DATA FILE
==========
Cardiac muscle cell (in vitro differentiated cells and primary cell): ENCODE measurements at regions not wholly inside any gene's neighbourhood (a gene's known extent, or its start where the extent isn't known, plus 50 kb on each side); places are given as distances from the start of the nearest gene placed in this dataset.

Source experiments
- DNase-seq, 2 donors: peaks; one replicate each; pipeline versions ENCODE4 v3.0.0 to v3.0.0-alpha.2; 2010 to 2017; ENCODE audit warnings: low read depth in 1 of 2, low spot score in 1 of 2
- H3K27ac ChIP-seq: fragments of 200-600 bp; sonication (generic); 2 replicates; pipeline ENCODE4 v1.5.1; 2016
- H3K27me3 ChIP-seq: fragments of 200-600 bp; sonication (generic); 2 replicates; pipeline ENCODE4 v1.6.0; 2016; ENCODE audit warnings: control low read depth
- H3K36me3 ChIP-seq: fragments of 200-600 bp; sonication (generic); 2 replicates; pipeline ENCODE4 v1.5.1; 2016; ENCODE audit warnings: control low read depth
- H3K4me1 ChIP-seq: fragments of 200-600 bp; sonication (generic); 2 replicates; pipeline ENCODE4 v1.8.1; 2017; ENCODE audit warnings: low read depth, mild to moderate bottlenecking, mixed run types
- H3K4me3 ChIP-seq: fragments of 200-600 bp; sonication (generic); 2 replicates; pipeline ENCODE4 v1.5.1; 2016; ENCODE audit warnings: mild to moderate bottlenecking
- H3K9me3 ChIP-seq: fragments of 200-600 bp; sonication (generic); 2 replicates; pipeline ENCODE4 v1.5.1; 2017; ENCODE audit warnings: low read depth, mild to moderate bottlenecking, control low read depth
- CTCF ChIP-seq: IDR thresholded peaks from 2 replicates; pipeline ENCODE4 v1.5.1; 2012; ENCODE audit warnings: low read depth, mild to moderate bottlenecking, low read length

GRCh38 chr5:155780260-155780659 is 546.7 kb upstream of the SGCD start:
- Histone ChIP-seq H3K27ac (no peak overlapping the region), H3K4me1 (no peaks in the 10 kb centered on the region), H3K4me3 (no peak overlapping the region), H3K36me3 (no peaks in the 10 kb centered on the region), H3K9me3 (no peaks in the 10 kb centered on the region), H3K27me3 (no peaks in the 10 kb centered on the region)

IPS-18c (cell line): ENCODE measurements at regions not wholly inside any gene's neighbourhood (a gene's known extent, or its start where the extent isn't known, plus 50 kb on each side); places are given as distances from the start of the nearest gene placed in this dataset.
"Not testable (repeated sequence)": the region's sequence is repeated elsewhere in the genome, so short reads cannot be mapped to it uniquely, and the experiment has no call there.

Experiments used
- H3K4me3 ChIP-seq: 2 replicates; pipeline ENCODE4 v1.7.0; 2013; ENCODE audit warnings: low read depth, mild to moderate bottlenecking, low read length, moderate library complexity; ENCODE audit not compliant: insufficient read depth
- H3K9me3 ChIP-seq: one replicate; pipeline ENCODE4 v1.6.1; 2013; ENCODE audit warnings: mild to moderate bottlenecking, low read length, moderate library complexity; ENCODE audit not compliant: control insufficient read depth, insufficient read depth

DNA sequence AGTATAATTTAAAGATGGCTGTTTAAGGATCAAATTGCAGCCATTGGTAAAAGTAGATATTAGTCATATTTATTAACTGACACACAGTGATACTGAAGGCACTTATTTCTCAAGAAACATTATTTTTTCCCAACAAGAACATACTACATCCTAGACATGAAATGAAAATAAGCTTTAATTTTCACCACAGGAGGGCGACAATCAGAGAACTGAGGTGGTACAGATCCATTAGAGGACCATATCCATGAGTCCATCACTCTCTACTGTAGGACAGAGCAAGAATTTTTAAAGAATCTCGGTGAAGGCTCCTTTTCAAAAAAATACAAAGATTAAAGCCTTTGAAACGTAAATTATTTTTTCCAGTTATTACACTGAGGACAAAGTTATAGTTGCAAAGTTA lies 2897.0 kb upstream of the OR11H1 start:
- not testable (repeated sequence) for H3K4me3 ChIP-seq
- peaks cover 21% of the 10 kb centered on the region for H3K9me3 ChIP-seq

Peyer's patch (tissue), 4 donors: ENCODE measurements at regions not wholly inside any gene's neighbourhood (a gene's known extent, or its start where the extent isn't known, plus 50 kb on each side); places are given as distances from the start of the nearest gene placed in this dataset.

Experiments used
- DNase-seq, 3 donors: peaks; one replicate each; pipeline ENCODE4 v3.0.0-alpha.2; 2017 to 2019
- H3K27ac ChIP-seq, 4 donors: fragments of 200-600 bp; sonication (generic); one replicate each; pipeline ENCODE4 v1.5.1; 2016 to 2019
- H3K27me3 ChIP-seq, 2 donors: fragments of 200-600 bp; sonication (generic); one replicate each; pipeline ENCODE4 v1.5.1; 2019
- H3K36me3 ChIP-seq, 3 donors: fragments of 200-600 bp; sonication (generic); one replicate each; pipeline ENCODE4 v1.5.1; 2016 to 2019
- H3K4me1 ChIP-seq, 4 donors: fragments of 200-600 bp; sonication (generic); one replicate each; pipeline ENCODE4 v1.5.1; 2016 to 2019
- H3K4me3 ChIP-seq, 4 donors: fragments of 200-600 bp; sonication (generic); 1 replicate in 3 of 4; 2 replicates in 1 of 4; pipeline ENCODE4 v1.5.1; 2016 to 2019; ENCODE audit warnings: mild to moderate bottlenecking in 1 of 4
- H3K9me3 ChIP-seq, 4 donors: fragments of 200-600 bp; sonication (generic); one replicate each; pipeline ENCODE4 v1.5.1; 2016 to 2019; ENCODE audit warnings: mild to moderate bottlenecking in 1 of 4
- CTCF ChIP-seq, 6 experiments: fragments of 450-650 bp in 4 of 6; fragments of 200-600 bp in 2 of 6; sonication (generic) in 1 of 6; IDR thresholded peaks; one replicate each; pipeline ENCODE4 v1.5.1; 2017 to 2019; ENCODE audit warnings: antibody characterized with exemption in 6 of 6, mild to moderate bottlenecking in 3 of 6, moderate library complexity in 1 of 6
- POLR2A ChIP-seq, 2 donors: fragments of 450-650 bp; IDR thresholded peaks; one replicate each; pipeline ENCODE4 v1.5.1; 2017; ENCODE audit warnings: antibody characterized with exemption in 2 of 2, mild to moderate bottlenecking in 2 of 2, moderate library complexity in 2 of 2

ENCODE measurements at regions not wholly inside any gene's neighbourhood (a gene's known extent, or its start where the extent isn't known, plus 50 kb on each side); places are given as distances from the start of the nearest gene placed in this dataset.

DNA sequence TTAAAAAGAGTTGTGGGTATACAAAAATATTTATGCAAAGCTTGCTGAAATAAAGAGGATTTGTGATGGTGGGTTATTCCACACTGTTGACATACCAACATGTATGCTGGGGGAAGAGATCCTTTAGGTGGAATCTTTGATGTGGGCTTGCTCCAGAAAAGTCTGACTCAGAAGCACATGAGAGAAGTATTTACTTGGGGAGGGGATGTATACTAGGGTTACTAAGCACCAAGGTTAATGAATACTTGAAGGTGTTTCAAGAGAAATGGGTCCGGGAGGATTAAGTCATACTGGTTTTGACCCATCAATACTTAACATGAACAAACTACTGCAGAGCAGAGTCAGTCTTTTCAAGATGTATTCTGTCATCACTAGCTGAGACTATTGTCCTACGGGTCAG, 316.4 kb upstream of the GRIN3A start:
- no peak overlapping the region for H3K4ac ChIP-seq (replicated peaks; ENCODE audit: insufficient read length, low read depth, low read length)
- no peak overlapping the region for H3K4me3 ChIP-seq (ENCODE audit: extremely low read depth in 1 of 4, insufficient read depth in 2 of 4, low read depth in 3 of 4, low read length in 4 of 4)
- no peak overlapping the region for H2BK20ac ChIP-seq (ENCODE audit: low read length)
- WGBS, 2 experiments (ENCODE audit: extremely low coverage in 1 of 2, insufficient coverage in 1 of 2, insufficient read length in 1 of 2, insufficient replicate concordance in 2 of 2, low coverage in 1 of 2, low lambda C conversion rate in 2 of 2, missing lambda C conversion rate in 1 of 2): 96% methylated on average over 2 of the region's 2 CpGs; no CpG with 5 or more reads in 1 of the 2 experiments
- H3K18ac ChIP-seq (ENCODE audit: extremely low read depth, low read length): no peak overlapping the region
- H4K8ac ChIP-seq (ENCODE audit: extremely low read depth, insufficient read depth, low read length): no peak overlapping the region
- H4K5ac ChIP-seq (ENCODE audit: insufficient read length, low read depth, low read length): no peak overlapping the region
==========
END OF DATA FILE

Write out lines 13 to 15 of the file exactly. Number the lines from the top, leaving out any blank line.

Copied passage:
IPS-18c (cell line): ENCODE measurements at regions not wholly inside any gene's neighbourhood (a gene's known extent, or its start where the extent isn't known, plus 50 kb on each side); places are given as distances from the start of the nearest gene placed in this dataset.
"Not testable (repeated sequence)": the region's sequence is repeated elsewhere in the genome, so short reads cannot be mapped to it uniquely, and the experiment has no call there.

Experiments used